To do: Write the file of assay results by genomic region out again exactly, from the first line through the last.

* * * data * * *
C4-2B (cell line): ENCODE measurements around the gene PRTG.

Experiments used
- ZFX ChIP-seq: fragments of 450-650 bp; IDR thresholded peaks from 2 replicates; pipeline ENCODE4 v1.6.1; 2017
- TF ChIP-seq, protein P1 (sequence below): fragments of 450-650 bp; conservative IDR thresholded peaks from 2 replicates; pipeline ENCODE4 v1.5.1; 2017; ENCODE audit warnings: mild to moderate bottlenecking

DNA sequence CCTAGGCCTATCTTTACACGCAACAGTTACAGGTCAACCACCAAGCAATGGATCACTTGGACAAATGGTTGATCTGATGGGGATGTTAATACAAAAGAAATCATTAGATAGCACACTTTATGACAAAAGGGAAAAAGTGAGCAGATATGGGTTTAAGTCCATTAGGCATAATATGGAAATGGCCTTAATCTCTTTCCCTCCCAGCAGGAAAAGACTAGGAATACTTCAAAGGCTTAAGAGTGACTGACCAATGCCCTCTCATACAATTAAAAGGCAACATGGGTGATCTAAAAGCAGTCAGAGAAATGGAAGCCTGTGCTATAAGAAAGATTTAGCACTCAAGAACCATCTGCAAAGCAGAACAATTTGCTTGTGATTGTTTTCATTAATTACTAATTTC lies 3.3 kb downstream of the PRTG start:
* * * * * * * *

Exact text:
C4-2B (cell line): ENCODE measurements around the gene PRTG.

Experiments used
- ZFX ChIP-seq: fragments of 450-650 bp; IDR thresholded peaks from 2 replicates; pipeline ENCODE4 v1.6.1; 2017
- TF ChIP-seq, protein P1 (sequence below): fragments of 450-650 bp; conservative IDR thresholded peaks from 2 replicates; pipeline ENCODE4 v1.5.1; 2017; ENCODE audit warnings: mild to moderate bottlenecking

DNA sequence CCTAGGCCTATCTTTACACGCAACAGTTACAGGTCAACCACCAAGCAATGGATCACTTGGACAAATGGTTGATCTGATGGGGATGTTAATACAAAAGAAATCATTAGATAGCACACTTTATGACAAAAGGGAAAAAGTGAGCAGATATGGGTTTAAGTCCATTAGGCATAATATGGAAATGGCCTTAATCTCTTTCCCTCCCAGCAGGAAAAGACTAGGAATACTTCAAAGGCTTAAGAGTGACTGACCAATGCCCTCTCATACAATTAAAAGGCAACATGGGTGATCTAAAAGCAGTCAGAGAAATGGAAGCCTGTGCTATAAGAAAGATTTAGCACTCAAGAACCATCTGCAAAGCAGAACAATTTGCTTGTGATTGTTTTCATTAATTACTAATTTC lies 3.3 kb downstream of the PRTG start: